It's time courts cracked down on people assaulting community leaders.
The egging of Prime Minister Scott Morrison last week was a disgraceful event.
Australia may well be one of the world's great egalitarian societies but acts like that show nothing more than disrespect and contempt for a national leader.
The woman who threw an egg at the prime minister said she was protesting against the government's treatment of asylum seekers on Manus Island.
She said Morrison "deserved it".
It matters nought whether the assailant did not like Morrison's politics or his government.
By her statements we can safely assume she comes from the left of the political divide.
If that is the case, she must be an incredibly confused person because one of the views espoused by the left is live and let live regardless of your position even on red hot issues like same sex marriage and immigration.
In fact, an egalitarian is one who supports equality for all people.
Civil rights include freedom and equality under the law and that includes political leaders like Scott Morrison and opposition leader Bill Shorten.
Only last month the thoroughly unlikeable right-wing flag bearer Fraser Anning had an egg broken on his head by a teenage boy.
Anning wears his racism and hatred for others as some sort of weird badge of courage so clearly he also does not understand equal rights.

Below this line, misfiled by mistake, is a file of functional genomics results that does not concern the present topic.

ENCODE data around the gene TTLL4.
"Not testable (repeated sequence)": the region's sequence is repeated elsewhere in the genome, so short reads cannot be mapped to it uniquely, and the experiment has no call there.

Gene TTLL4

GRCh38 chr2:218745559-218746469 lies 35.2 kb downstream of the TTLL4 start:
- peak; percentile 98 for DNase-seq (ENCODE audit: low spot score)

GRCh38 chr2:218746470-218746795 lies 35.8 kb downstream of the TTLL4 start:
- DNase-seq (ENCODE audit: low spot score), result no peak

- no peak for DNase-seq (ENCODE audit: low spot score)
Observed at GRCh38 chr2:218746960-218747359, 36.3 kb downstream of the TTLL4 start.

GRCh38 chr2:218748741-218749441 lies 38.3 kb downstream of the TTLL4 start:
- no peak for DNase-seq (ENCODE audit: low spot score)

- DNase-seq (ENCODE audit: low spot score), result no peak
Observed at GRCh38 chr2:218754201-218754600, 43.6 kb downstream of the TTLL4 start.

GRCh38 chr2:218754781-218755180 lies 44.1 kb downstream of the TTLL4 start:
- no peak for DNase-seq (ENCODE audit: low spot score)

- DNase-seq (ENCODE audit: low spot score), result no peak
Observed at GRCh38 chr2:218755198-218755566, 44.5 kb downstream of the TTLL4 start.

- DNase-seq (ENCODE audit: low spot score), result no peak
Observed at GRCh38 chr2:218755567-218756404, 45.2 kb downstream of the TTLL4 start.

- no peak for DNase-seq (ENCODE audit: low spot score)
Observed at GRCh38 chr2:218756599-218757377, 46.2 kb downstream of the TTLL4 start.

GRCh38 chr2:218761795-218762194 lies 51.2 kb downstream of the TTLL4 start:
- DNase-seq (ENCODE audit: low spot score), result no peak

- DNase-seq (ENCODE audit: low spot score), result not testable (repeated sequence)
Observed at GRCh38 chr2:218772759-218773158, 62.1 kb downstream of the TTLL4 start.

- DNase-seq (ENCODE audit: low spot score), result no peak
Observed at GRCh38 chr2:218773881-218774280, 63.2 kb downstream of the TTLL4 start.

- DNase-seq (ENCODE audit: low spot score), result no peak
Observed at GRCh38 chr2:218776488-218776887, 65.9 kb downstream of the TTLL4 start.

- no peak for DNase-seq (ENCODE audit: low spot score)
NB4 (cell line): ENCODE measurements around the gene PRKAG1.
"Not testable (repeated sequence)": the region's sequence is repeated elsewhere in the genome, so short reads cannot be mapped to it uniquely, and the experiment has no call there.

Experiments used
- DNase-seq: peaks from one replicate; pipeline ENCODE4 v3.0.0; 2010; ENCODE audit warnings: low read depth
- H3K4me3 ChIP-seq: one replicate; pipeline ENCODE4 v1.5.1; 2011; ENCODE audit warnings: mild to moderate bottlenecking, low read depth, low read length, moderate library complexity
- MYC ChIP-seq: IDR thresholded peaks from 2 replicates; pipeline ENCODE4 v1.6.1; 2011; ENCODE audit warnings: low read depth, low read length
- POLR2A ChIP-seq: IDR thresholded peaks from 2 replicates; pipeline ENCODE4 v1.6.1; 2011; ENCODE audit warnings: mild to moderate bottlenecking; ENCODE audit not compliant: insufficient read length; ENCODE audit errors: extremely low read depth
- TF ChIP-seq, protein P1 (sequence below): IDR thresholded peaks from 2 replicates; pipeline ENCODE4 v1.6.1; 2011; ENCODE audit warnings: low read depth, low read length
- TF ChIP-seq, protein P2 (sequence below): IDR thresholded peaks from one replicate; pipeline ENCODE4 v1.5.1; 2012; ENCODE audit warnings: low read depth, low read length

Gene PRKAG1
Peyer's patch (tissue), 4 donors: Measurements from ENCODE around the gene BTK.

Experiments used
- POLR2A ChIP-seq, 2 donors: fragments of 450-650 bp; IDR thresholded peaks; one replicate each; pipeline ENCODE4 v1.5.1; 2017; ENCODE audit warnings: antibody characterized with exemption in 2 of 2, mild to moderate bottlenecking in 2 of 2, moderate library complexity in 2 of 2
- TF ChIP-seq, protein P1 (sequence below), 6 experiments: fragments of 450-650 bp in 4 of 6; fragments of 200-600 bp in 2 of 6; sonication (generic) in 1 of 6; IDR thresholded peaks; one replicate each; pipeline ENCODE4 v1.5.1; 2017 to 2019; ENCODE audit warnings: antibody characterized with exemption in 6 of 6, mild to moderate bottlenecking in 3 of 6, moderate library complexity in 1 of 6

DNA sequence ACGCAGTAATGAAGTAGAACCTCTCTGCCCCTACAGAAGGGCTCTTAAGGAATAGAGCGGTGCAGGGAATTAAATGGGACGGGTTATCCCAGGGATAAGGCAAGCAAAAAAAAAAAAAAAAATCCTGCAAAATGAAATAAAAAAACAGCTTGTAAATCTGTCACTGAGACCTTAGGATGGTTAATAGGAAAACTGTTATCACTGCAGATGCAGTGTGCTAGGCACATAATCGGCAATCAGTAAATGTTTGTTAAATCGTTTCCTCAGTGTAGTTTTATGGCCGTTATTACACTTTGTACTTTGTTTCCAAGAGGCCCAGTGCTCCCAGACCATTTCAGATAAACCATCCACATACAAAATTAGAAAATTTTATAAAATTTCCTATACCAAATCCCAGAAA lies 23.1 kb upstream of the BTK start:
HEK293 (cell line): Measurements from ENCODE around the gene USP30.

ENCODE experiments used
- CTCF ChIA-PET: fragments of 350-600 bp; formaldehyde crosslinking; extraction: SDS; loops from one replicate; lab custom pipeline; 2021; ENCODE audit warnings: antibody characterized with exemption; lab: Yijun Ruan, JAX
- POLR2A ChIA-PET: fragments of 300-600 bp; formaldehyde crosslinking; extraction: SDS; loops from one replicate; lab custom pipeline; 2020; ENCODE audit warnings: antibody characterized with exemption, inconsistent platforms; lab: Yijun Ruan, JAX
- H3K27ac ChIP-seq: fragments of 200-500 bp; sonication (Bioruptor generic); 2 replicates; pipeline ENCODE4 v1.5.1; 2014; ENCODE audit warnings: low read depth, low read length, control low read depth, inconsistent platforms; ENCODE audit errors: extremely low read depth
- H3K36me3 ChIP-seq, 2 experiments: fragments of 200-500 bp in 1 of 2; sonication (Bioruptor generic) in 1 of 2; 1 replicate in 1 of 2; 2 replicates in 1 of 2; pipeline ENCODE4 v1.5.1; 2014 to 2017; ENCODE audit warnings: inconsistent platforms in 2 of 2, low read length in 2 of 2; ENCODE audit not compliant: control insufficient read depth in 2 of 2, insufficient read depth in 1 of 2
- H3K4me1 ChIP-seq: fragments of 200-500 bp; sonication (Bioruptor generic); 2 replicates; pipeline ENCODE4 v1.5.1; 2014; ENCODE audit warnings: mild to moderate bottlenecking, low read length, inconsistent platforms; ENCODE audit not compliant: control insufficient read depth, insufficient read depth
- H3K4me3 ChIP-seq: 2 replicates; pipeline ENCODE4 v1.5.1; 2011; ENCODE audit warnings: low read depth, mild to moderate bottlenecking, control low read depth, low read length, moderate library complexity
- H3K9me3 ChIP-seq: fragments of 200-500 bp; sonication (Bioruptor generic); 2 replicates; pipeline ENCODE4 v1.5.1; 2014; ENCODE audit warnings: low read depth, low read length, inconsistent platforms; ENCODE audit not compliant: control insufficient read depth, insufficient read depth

Regardless, the assault on him was wrong.
Disruption of election rallies, heckling of politicians and egging is nothing new in world democracies and right wingers have thrown eggs too but this style of personal assault must be nipped in the bud before it becomes something more.
There are many impressionable people out there and it is not hard to imagine that some fools might be stirred by these events.
A strong response from magistrates will not necessarily stop this behaviour but certainly will deter some.
After all, we take substantial action against people disrupting cricket matches so why not protect community leaders from events which are arguably worse?
At the very least this un-Australian incident should prompt better security around people like our prime minister.